“Massive” support has been found among Christchurch’s local and regional electoral candidates for a multipurpose city-to-sea river park and eco-reserve in the Ōtākaro/Avon River red zone.
The full Report of Candidates Responses grouped by ward can be viewed or downloaded from the AvON website here and the Analysis of Candidates Responses here.
Avon-Ōtākaro Network (AvON), who want to turn the Avon River red zone into just such an amenity, recently canvassed the views of about 80 Christchurch-based Environment Canterbury, City Council and local Community Board candidates.
“We had an overwhelming response with 61 candidates completing our survey of 4 questions,” says Evan Smith, Co-Chair of AvON.
“A massive 88% of the respondents supported the multipurpose river park concept with the remaining 12% stating the decision should be up to the community.
“An even higher percentage, 92%, supported the maximum possible restoration of native ecosystems throughout the red zone, and again the remainder said it was the community’s decision,” says Smith.
Mayor Lianne Dalziel, one of three candidates for the new mayoralty, put the opinions of candidates into perspective in her response: “[this] almost assumes that elected representatives have more say than anyone else… Regenerate Christchurch working together with the community will produce regeneration plans. We as a Council will [only] express a view on those proposals.”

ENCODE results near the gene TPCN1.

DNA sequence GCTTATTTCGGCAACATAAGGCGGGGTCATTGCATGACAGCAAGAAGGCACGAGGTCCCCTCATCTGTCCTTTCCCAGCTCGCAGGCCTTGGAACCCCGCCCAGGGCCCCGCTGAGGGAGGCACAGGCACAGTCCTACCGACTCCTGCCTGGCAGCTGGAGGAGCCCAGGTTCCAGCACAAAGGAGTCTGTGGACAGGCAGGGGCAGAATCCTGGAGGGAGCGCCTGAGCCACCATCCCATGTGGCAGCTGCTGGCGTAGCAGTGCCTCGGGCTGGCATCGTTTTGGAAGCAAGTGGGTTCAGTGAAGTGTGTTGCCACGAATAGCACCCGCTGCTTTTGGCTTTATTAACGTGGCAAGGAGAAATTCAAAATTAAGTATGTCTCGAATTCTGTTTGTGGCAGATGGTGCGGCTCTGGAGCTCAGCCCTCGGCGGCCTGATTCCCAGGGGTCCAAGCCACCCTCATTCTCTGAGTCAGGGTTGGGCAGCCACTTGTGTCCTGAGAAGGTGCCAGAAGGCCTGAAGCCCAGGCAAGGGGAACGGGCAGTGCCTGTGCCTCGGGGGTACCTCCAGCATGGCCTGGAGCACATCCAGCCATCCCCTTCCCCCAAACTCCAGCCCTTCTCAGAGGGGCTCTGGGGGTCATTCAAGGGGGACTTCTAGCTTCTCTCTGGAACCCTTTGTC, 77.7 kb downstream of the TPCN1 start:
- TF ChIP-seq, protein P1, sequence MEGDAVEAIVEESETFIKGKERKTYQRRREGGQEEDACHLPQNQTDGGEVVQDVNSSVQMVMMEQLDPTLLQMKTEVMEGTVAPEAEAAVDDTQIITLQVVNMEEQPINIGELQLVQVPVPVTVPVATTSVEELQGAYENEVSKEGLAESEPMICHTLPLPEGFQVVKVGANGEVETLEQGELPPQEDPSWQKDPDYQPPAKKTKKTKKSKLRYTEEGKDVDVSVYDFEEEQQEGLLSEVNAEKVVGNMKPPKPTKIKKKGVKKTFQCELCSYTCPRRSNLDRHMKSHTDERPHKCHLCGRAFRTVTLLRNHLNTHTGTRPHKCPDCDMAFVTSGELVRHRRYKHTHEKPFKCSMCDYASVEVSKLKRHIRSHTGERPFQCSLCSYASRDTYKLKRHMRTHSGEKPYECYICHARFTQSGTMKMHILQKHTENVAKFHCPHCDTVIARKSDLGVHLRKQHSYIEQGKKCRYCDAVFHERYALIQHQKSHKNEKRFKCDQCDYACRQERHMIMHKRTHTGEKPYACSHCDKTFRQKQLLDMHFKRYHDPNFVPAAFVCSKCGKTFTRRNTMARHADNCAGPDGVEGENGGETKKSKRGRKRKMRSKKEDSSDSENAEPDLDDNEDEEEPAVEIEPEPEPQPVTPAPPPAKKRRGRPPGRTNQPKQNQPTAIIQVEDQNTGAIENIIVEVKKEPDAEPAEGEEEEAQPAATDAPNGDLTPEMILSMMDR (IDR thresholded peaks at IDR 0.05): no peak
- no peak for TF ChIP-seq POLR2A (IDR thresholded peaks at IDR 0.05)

Candidates were also asked if they supported consideration of the value of cultural, social and environmental benefits for communities with regard to future red zone uses, rather than just a purely financial return to the Crown.
Almost half of the candidates believed that such consideration was a higher priority than a financial return to the Crown, while a further 45% believed it was equally important, the remainder said it should be the community’s decision.
“Many candidates alluded to the fact that the Crown had already made significant financial returns from insurance receipts, EQC reinsurance, rebuild GST and income tax,” says Smith.
The fourth question produced a broader range of responses. It asked if candidates supported the redevelopment of red zone land for residential use.
Just over a third (35%) said no not at all, while just over a half (52%) believed that redevelopment to a limited extent would be acceptable depending upon such things as technical feasibility, necessity, sustainability, environmental compatibility or community agreement.
The latter respondents saw this as being most likely on the outer fringes of the red zone and in the upper reaches near the CBD.
“One interesting quote from a candidate for Linwood Ward, Yani Johanson, is worth highlighting,” says Smith:
‘I put forward the idea that instead of building a $400 million dollar convention centre in the middle of the city, that we should build an ‘Unconventional Centre’ in the red zone for a fraction of the price. It could be carbon neutral and built from fully sustainable materials and processes that highlight a modern, dynamic, and environmentally friendly city… The unconventional centre could be our environmental stadium where people come to gather, to learn, and to experience our special place on the planet.’
AvON undertook the canvassing initiative to provide voters with an informed choice during the elections. The full Report of Candidates Responses grouped by ward can be viewed or downloaded from the AvON website here and the Analysis of Candidates Responses here.